15.Further strengthen the EU’s tools to confront new challenges and to protect European companies and citizens from unfair trading practices, including via the preparation of an anti-coercion instrument. In addition, the Commission will explore options for an EU strategy for export credits.

16.Develop new online tools to support EU businesses, in particular SMEs.

4.Supporting an informed discussion on trade policy

With its Trade for All Communication 35 the Commission had significantly increased its commitment to ensuring a transparent and inclusive trade policy. The Commission will continue on this path, which has been reflected positively throughout the contributions to the Trade Policy Review 36 . The latest Eurobarometer surveys published in 2019 showed that people welcome the efforts made over the past years. Six in ten say that they trust the EU to conduct trade policy in an open and transparent manner.

Given the importance of stakeholder dialogue and to encourage concrete collaboration on key questions, the Commission will deepen its engagement with civil society and social partners, on the basis of the Civil Society Dialogue review study launched in 2020. A particular focus will be given to implementation and enforcement, focusing on ensuring that the EU’s interests are fully met as regards the expected benefits of trade agreements. The focus on WTO reform will be reflected in enhanced exchanges on these matters.

To ensure a sound basis for trade policy development, the Commission will also deepen its analytical and data collection efforts, and will encourage analytical input from stakeholders. The Commission will carry out an ex-post evaluation of the impact of the EU’s agreements on key environmental aspects, including the climate. The Commission will also carry out work to develop a better understanding of the gender equality implications of various parts of trade policy and inform actions for improved gender awareness in trade policy 37 , including in Aid for Trade. Further analytical work will be undertaken on the impacts of trade policies on employment and different aspects of social development.


The EU’s trade policy has to adapt and reflect the challenges of our times and the expectations of our people. It is our responsibility to ensure that it serves to pursue the EU’s interests, helping it achieve its ambitions and safeguarding its position in the world, today and for future generations. This is why it is so critical to reorient the EU’s trade policy toward the objectives of supporting the fundamental green and digital transformation of the EU economy, building a more sustainable and fairer globalisation based on modernised rules, and stronger enforcement action. Ultimately, it is only by doing so that we can generate in a responsible and sustainable manner the opportunities that EU citizens, workers and businesses expect, and the planet needs.


The Commission’s 2020 Strategic Foresight report analyses the impact of the COVID-19 pandemic on the dynamics of some relevant megatrends, COM(2020) 493 final. The Commission’s 2021 Strategic Foresight Report will focus on open strategic autonomy.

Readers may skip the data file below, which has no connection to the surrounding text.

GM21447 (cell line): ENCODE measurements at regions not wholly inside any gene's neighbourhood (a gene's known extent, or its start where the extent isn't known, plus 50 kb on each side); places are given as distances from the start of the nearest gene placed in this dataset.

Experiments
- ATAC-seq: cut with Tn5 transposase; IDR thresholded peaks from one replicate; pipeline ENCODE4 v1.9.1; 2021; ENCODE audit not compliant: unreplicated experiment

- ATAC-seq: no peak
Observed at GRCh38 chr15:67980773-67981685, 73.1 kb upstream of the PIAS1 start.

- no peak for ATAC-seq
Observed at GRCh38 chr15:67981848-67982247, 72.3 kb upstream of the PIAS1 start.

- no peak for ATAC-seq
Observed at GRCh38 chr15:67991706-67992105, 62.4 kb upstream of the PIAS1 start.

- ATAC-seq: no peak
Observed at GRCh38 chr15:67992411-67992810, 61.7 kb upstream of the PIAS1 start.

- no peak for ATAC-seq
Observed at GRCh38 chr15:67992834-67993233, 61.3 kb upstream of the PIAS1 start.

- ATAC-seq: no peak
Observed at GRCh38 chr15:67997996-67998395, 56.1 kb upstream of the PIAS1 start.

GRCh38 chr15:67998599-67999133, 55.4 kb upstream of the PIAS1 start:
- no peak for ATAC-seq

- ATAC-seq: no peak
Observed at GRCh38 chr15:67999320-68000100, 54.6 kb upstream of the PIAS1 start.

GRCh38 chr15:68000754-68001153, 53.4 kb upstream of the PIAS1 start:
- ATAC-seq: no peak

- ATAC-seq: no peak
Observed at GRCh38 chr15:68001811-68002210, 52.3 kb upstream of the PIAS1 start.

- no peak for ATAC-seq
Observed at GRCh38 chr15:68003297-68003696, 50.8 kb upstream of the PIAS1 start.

At the EU level, the European Globalisation Fund aims at making a contribution to deal with such adjustment costs; cf Regulation (EU) No 1309/2013 of the European Parliament and of the Council of 17 December 2013 on the European Globalisation Adjustment Fund (2014-2020) and repealing Regulation (EC) No 1927/2006. A new regulation is being adoped, allowing the Fund to continue supporting workers and self-employed persons whose activity has been lost.


This challenge is particularly visible in the area of energy intensive industries and notably the steel sector, where global solutions are needed to address the immense imbalances on the world market negatively affecting European companies and undermining the successful green transition of this ecosystem.


According to the International Labour Organization (ILO), an estimated 25 million people remain in forced labour , 152 million are victims of child labour and 2.78 million workers around the world die from work-related accidents or diseases every year; Sources: Global estimates of modern slavery: forced labour and forced marriage, ILO (2017); Global Estimates of Child Labour, ILO (2017) and ILO website.


Commission Staff Working Document: Promote decent work worldwide, SWD(2020) 235 final.


In 2016, taking both goods and services into account, 80% of EU imports and 82% of EU exports were generated by the IP-intensive industries. IPR-intensive Industries and Economic Performance in the European Union, Industry-Level Analysis Report, joint EPO/EUIPO study, 3nd edition, September 2019.


OECD (2020), Real GDP long-term forecast (indicator).


Political guidelines for the next European Commission 2019-2024.


European Parliament resolution on the EU Trade Policy Review (2020/2761(RSP).



Europe's moment: Repair and Prepare for the Next Generation, COM(2020) 456 final.


Internal calculations by DG TRADE based on Arto, I., Rueda-Cantuche, J.M., Cazcarro, I., Amores, A.F., Dietzenbacher, E. Kutlina-Dimitrova, Z. and Román, M. V., EU exports to the World: Effects on Employment, Publications Office of the European Union, Luxembourg, 2018, ISBN 978-92-79-93283-0, doi:10.2760/700435, JRC113071.